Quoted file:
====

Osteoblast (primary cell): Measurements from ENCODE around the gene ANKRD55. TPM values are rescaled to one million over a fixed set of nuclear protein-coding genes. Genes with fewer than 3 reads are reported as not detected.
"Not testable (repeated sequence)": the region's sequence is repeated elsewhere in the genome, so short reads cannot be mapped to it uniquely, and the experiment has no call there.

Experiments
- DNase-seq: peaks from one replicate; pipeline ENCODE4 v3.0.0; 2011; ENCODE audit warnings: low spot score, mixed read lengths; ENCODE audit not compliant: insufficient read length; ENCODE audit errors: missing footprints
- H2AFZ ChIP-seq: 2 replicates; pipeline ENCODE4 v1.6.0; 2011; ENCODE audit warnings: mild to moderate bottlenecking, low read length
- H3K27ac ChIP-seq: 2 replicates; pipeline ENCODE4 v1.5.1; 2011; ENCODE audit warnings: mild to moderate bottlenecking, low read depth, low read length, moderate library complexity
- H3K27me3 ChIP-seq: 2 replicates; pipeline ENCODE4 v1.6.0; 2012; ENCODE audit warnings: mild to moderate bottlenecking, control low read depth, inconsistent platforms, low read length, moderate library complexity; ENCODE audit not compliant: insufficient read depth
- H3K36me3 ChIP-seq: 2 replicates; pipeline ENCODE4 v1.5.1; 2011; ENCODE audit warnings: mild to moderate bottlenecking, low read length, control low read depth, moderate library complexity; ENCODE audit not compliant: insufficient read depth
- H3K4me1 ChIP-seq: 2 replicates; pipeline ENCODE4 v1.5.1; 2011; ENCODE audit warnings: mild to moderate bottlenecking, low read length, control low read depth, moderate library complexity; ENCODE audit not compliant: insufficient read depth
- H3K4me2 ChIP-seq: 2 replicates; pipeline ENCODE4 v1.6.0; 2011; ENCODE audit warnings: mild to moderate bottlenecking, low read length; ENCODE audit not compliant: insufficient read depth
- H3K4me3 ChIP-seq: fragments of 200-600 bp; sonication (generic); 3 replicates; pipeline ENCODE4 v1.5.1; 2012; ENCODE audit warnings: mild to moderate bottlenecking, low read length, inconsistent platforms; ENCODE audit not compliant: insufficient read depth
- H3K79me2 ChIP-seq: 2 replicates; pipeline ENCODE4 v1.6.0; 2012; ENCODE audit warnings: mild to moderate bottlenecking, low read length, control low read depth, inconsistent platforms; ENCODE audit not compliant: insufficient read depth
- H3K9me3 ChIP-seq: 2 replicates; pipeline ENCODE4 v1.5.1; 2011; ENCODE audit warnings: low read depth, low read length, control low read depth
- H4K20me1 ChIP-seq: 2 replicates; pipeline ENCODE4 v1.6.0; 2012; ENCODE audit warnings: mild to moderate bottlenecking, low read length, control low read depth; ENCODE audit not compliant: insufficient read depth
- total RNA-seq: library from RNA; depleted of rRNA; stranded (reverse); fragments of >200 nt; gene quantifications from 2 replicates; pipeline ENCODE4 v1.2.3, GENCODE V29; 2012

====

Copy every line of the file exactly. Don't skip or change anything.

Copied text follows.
Osteoblast (primary cell): Measurements from ENCODE around the gene ANKRD55. TPM values are rescaled to one million over a fixed set of nuclear protein-coding genes. Genes with fewer than 3 reads are reported as not detected.
"Not testable (repeated sequence)": the region's sequence is repeated elsewhere in the genome, so short reads cannot be mapped to it uniquely, and the experiment has no call there.

Experiments
- DNase-seq: peaks from one replicate; pipeline ENCODE4 v3.0.0; 2011; ENCODE audit warnings: low spot score, mixed read lengths; ENCODE audit not compliant: insufficient read length; ENCODE audit errors: missing footprints
- H2AFZ ChIP-seq: 2 replicates; pipeline ENCODE4 v1.6.0; 2011; ENCODE audit warnings: mild to moderate bottlenecking, low read length
- H3K27ac ChIP-seq: 2 replicates; pipeline ENCODE4 v1.5.1; 2011; ENCODE audit warnings: mild to moderate bottlenecking, low read depth, low read length, moderate library complexity
- H3K27me3 ChIP-seq: 2 replicates; pipeline ENCODE4 v1.6.0; 2012; ENCODE audit warnings: mild to moderate bottlenecking, control low read depth, inconsistent platforms, low read length, moderate library complexity; ENCODE audit not compliant: insufficient read depth
- H3K36me3 ChIP-seq: 2 replicates; pipeline ENCODE4 v1.5.1; 2011; ENCODE audit warnings: mild to moderate bottlenecking, low read length, control low read depth, moderate library complexity; ENCODE audit not compliant: insufficient read depth
- H3K4me1 ChIP-seq: 2 replicates; pipeline ENCODE4 v1.5.1; 2011; ENCODE audit warnings: mild to moderate bottlenecking, low read length, control low read depth, moderate library complexity; ENCODE audit not compliant: insufficient read depth
- H3K4me2 ChIP-seq: 2 replicates; pipeline ENCODE4 v1.6.0; 2011; ENCODE audit warnings: mild to moderate bottlenecking, low read length; ENCODE audit not compliant: insufficient read depth
- H3K4me3 ChIP-seq: fragments of 200-600 bp; sonication (generic); 3 replicates; pipeline ENCODE4 v1.5.1; 2012; ENCODE audit warnings: mild to moderate bottlenecking, low read length, inconsistent platforms; ENCODE audit not compliant: insufficient read depth
- H3K79me2 ChIP-seq: 2 replicates; pipeline ENCODE4 v1.6.0; 2012; ENCODE audit warnings: mild to moderate bottlenecking, low read length, control low read depth, inconsistent platforms; ENCODE audit not compliant: insufficient read depth
- H3K9me3 ChIP-seq: 2 replicates; pipeline ENCODE4 v1.5.1; 2011; ENCODE audit warnings: low read depth, low read length, control low read depth
- H4K20me1 ChIP-seq: 2 replicates; pipeline ENCODE4 v1.6.0; 2012; ENCODE audit warnings: mild to moderate bottlenecking, low read length, control low read depth; ENCODE audit not compliant: insufficient read depth
- total RNA-seq: library from RNA; depleted of rRNA; stranded (reverse); fragments of >200 nt; gene quantifications from 2 replicates; pipeline ENCODE4 v1.2.3, GENCODE V29; 2012